Two Autograph Letters Signed and one Typed Letter Signed (all three 'A. W. Pimm') on 'loco matters' to King.

Arthur Watson Pimm [A. W. Pimm] (b.1881), locomotive engineer and inventor [H. G. King of the Institution of Locomotive Engineers; Sir W G Armstrong Whitworth & Co Ltd; Vickers; LNER; LMS Railways]
Publication details: 
Autograph Letters: 14 October and 18 December 1942. Typed Letter: 4 November 1942. All three from 5 Oakhill Road, Orpington, Kent.
SKU: 7335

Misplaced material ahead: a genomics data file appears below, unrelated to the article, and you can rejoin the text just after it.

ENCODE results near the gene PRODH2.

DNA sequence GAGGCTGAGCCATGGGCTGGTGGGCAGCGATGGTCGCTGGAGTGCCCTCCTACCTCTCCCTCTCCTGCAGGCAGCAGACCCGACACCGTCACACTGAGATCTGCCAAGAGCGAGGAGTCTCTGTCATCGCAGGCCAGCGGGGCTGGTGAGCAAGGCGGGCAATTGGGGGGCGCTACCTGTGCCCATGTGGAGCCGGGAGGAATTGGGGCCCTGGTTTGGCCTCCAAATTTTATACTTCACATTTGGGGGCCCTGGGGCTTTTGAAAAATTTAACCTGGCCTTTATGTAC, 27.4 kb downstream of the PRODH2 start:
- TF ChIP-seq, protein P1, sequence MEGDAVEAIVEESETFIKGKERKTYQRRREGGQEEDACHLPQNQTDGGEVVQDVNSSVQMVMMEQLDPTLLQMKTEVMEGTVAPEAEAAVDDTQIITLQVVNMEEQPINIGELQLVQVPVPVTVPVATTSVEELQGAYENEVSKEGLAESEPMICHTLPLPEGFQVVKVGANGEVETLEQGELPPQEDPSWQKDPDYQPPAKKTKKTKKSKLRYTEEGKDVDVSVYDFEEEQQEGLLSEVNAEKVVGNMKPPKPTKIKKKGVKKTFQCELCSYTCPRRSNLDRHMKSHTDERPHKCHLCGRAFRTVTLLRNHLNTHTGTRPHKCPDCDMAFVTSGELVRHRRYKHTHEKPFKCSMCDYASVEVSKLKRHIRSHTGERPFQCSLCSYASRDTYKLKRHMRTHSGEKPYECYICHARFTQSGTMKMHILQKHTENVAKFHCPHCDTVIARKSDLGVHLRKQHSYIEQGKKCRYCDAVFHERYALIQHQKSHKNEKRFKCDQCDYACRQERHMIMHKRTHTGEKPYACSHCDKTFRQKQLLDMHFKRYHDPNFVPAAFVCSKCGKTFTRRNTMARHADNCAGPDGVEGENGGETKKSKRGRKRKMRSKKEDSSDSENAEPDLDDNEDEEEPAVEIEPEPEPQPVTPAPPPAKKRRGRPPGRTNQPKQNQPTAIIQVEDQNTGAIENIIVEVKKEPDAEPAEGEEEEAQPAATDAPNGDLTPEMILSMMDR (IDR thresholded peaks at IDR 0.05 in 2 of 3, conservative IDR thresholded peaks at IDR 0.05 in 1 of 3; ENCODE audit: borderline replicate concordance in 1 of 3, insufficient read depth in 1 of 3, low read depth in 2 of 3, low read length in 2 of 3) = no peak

Text of all three letters clear and entire. A well-written and well-informed correspondence relating to 'locomotive matters'. Letter One (14 October 1942): Manuscript. Foolscap, 4 pp. Good, on aged high-acidity paper. 'Knowing, and to some extent, at least, sharing' King's 'interest in loco matters', Pimm informs him that the Ministry of Supply 'have ordered 360 L.M.S. mixed traffics generally like the 227 that AW's [Armstrong Whitworth] bill as their last order'. Pimm's 'chief' has told him 'that lately he met some steel foundrymen & asked one of them if he had got the order for the castings. The man asked, in return, how many tons were there on the 227 A.W.'s "mill". My chief, who was estimator at Scotswood [Armstrong Whitworth headquarters], said 'about 22 tons', and the other man went on, 'well, as these engines there are 4 tons, a pair of driving-wheels & some miscellaneous castings, the trailing drivers are <?> - 17 tons tensile - and the tender wheels were to have been solid C.L., chilled on the tread'. Pimm comments on this statement, and on the news of another order. Paragraph on 'two Scotswood men'. Two paragraphs discussing 'the future of steam on railways' and whether 'in this Country the diesel-electric can compete with it for main line & passenger work' ('the prime cost of diesel electrics is higher than its advocates admit, the maintenance is higher and the cost of spares is ruinous'). Full-page discussion of valve-gears. Recounts an anecdote relating to 'Blacklock, chief loco technical man at Scotswood'. Ends by discussing the relative merits of Pacifics ('the best engines the L.N.E.R. had for that district, bar none') and Atlantics ('they won't steam on Scotch coal'). Letter Two (4 November 1942). Typewritten. Foolscap, 3 pp. Good, though lightly creased and aged. Lengthy and informed discussion of 'the locomotive building firms'. Armstrong Whitworth 'had a plant much less antiquated than the rest of the plants in the country. It was bought after the last war, though lately for want of funds it was not renewed it was certainly the least obsolete of all'. Explains, 'in confidence', how the 'Loco. builders [...] kept going before the war': the smaller firms 'tendered for everything, 200 ton engines for Australia, and such like. The large firms protested, pointing out that the small firm couldn't execute the order and therefore shouldn't tender, but the small firm took up an attitude of offended dignity, saying how do you know what we can and cannot do. You don't want anybody to expand, you would keep all the best things for youself. So they continued to tender and to draw their share.' Comments on 'Gresley Pacifics' and 'the old S.W. engine men'. Letter Three (18 December 1942): Manuscript. 8vo, 2 pp. 'Can you not ease off a little. I know another H. G. officer, mang. Director of a firm, who I am sure is doing far too much, but he is so far in, so to speak, that he can't withdraw, or feels that he can't.' Gives reasons for his distrust of 'railway building costs'.